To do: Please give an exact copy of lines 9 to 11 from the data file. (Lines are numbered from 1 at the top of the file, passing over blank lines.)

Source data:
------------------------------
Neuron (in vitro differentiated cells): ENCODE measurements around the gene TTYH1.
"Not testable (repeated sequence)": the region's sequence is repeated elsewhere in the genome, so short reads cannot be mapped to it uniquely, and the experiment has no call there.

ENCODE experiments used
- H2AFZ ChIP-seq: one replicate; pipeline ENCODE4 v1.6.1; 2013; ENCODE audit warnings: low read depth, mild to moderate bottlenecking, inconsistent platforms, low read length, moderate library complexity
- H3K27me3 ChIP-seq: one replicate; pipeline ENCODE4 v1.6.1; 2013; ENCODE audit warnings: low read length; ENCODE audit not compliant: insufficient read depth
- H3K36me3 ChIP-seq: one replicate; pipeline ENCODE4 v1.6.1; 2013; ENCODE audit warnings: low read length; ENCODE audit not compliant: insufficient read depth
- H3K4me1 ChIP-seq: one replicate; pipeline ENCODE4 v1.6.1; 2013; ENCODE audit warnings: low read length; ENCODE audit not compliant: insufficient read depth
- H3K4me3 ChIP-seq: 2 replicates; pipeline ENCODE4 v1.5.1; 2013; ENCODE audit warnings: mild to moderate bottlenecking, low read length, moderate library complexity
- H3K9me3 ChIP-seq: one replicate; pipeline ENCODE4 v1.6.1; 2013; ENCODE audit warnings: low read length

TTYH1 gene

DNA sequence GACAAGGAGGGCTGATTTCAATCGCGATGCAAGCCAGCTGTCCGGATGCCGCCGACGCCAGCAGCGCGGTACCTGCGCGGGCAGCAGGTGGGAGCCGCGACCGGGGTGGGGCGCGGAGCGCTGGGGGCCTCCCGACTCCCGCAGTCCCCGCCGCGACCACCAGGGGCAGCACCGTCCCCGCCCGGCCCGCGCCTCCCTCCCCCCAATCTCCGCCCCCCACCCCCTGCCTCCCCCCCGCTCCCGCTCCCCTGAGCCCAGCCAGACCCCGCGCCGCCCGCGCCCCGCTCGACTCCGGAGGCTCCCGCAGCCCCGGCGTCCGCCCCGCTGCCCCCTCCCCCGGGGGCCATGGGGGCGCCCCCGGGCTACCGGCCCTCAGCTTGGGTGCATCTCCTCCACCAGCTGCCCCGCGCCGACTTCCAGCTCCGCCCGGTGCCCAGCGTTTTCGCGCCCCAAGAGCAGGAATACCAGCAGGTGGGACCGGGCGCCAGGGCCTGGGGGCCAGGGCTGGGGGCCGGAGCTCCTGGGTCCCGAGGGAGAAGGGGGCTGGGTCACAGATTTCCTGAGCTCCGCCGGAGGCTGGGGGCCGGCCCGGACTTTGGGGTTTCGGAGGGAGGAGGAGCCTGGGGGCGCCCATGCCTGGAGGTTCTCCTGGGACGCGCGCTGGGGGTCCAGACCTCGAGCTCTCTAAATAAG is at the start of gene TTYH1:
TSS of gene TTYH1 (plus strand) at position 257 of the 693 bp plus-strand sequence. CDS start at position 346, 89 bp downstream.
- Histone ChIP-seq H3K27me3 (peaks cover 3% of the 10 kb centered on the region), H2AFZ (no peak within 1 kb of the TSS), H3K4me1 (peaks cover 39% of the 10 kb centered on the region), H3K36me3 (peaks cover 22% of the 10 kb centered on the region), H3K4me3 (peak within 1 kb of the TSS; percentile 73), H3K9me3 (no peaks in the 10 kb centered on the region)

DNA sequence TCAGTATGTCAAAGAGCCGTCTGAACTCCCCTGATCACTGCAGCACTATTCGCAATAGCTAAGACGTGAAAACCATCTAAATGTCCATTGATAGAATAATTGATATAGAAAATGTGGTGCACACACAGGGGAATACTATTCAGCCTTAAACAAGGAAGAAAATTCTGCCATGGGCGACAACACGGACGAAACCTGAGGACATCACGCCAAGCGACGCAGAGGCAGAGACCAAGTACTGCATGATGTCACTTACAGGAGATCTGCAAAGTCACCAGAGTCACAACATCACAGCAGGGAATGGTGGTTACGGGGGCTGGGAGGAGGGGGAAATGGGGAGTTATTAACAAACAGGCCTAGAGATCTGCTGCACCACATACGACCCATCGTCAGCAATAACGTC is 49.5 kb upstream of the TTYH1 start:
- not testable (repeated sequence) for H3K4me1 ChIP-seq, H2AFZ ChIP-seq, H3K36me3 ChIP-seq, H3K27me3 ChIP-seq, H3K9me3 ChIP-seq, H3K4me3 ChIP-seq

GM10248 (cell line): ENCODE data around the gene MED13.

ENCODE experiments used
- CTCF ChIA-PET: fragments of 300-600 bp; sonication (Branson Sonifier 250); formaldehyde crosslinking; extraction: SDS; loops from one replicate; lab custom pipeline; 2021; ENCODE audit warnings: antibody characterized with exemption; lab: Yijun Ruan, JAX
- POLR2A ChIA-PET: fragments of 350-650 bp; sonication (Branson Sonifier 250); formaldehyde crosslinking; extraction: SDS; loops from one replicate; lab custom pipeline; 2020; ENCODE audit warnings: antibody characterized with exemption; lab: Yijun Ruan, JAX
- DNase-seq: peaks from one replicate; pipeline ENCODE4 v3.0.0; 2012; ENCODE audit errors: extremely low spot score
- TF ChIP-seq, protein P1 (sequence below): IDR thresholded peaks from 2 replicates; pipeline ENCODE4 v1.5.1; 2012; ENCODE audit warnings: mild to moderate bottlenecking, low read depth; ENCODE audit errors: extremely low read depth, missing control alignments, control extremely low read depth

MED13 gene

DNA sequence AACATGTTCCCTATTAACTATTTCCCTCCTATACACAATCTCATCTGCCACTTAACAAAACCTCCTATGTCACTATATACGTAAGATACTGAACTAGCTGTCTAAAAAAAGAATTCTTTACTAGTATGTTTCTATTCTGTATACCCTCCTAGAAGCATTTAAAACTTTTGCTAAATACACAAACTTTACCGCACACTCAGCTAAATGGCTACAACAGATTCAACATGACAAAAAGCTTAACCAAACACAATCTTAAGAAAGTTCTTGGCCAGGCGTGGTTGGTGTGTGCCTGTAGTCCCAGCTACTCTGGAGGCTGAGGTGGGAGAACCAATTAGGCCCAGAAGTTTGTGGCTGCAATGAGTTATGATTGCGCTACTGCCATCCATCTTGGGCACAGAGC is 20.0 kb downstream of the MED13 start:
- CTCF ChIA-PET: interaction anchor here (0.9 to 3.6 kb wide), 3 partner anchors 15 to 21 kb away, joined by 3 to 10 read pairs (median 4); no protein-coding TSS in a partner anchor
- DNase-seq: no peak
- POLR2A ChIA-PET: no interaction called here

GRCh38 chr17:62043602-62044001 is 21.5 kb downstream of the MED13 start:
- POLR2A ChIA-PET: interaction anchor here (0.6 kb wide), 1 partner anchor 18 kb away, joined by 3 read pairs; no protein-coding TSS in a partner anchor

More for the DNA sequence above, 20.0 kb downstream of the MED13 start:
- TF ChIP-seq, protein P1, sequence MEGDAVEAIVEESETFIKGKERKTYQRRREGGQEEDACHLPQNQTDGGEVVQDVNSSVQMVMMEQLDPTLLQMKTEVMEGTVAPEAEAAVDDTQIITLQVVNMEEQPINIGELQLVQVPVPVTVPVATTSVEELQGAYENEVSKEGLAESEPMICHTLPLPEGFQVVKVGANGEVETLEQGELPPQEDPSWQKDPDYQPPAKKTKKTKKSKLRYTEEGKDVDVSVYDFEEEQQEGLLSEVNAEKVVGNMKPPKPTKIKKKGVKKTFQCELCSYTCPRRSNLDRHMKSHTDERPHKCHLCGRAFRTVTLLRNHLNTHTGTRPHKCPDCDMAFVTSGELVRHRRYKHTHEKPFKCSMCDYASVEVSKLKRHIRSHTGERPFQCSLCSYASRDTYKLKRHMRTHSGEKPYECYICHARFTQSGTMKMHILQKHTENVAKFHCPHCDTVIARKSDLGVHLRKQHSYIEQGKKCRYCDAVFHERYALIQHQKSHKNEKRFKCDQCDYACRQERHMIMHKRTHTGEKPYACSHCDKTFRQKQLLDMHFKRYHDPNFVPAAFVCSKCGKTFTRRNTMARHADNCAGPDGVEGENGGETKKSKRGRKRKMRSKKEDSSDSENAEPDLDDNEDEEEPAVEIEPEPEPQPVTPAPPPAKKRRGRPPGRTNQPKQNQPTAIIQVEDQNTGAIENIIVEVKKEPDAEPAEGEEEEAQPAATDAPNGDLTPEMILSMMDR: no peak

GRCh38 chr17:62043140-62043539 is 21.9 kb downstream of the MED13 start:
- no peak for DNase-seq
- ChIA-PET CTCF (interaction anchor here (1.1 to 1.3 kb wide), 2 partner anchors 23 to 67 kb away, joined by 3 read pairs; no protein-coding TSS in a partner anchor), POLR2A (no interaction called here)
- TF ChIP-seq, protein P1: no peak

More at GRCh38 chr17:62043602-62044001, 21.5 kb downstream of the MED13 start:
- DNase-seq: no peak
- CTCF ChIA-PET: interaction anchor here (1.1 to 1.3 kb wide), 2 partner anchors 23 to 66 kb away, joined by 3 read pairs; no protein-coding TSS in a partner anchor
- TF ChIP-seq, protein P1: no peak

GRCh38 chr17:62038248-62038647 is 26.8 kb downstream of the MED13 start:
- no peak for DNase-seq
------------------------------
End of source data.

- H3K9me3 ChIP-seq: one replicate; pipeline ENCODE4 v1.6.1; 2013; ENCODE audit warnings: low read length

TTYH1 gene

DNA sequence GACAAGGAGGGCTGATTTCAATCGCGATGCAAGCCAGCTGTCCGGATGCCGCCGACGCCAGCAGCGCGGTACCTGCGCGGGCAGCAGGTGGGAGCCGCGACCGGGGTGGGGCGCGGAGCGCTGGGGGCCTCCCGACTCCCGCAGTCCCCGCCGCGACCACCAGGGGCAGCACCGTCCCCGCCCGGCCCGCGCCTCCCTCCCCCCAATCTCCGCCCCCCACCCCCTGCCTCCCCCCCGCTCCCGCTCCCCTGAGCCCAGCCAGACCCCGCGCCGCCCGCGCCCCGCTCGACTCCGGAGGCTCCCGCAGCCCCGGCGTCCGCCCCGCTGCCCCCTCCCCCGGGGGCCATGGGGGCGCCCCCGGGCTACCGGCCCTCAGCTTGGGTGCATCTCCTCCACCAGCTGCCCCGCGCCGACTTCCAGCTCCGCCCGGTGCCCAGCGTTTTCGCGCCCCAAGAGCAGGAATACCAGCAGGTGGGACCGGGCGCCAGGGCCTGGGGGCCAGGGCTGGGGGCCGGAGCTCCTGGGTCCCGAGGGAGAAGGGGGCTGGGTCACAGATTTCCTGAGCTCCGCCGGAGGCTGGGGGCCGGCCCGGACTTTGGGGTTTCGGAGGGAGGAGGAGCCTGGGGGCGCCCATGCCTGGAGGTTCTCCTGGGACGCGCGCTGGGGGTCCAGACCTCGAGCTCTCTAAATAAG is at the start of gene TTYH1: